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North. In these few words is pointed out, says Mr. Moore, “ the sole path that leads genius to greatness. On such terms alone are the high places of fame to be won-nothing less than the sacrifice of the entire man can achieve them !”.
Shepherd. Sae to be a great poet, a man maun forget-bonny feedy forget-mind, no in the Scriptural sense, for o' that neither Pop nor Muir seem to hae had ony recollection, or aiblins they would hae qualified the observe, or omitted it-father and mother, sisters and brothers, freens and sweethearts, wife and weans, and then, after havin' obleeterated their verra names frae the tablets o' his memory, he is to set down and write a poem worthy an immortal crown. Oh the sinner! the puir, paltry, pitifu', contemptible, weak, worthless, shamefu', shameless, sowleless, heartless, unprincipled, and impious atheist o' a sinner, for to pretend, for the length o' time necessar to the mendin' the slit in the neb o' his pen, to forget a' that-and be a-Poet.
North. James-James-James-be moderate
Shepherd. I'll no be moderate, sir. A' sorts o'moderation hae lang been ma abborrence. I hate the verra word-and, for the year being, I aye dislike the menister that's the Moderator o' the General Assembly.
North. But be merciful.on Mr. Moore, James. Do not extinguish altogether the author of Lalla Rookh.
Shepherd. I wadna extinguish, sir, the maist minute cretur in the shape o' a poet, that ever twinkled, like a wee bit tiny inseck, in the summer sun. I wad rather put ma haun'intil the fire, sir, than to claught a single ane o' the creturs in ma neeve, as ane might a butterfly wi' its beautiful wings expanded, wavering or steadfast in the air or on a flower, and crush his mealy mottledness intil annihilation. Na-na-let the bit variegated ephemeral dance his day—his hourshining in his ain colours sae multifarious and so bonny blent, as if he had dropped doon wi' the laverock frae the rainbow.
North. What! Thomas Moore !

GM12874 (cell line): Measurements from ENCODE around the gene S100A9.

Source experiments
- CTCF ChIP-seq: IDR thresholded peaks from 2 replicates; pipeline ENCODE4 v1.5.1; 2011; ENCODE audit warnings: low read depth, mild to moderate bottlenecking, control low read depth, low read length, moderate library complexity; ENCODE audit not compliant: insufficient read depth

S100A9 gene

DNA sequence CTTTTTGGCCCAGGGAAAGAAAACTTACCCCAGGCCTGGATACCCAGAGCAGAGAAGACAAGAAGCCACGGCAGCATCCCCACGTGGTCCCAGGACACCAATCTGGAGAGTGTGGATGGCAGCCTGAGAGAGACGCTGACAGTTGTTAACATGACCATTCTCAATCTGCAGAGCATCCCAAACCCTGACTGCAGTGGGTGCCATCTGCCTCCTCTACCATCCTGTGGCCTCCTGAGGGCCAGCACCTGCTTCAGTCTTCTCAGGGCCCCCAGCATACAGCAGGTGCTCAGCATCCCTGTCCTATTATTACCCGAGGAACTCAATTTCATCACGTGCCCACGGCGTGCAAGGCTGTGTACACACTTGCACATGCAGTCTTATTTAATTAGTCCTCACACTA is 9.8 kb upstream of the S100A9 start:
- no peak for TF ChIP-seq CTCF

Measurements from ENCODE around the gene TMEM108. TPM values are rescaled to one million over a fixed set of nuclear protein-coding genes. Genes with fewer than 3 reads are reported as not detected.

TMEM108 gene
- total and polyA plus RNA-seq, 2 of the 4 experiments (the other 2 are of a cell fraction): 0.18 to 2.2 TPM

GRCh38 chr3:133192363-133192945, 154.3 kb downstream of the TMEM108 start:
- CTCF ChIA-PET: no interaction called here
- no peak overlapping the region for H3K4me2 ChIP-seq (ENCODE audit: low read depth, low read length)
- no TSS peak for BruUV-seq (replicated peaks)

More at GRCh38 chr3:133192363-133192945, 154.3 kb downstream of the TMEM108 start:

Shepherd. I'm no speakin' the noo O Tammas Muir-except by anither kind o’implication. Sin I wudna harm a hair on the gaudy wings o' an ephemeral, surely I wudna pu' a feather frae them o’ane o' the Immortals.
Shepherd. Mr. Muir’s a true poet, sir. But true poet though he be, he maunna be alloo'd to publish pernicious nonsense in prose about poets and poetry, without gittin't across the knuckles till baith his twa hauns be as numb as lead. Let you and me convict him o' nonsense by the Socratic method. Begin the Sorites, sir.
Norih. The Sorites, James! A good Poet must be a good man-a great Poet must be a great man.
Shepherd. Is the law universal in nature ?
North. It is, and without exception. But sin steals or stornis its way into all human hearts—and then farewell to the grander achievements either of genius or virtue.
Shepherd. A man canna imagine a' the highest and holiest affections o' the beart, without having felt them in the core-can he, sir?
Shepherd. A man, therefore, maun hae felt a' that man ought to feel, afore he
“Phæbo digna locuti!”
Shepherd. But can a man who has ance enjoyed the holiest affections o natur, in his ain heart, ever cease to cherish them in its inmost recesses ?
Shepherd. But is it possible to cherish them far apart, and aloof frae their natural objects ?
Shepherd. But can they be cherished, even amang their natural objects, without being brocht into active movement towards them, without cleaving to them, as you may see bees cleaving to the flowers as they keep sook, sookin intil their verra hearts?
North. They cannot.
Shepherd. Then Mr. Muir's dished. For colleck a' thae premises, inferences, conclusions, admissions, axioms, propositions, corollaries, maxims, and apogthegms intil ae GREAT Truth, and in it, besides a tbousan' ithers, will be found this ane
North. “The sacrifice o' the entire man is the sacrifice o' the entire poet."
Shepherd. Or, in other words, the man withouten a human heart, humanely warmed by the human affections, may as weel think o' becoming a poet, as a docken a sun-flower. Mr. Muir’s dished. North. Mr. Moore forgets, that without the practice of virtue, virtus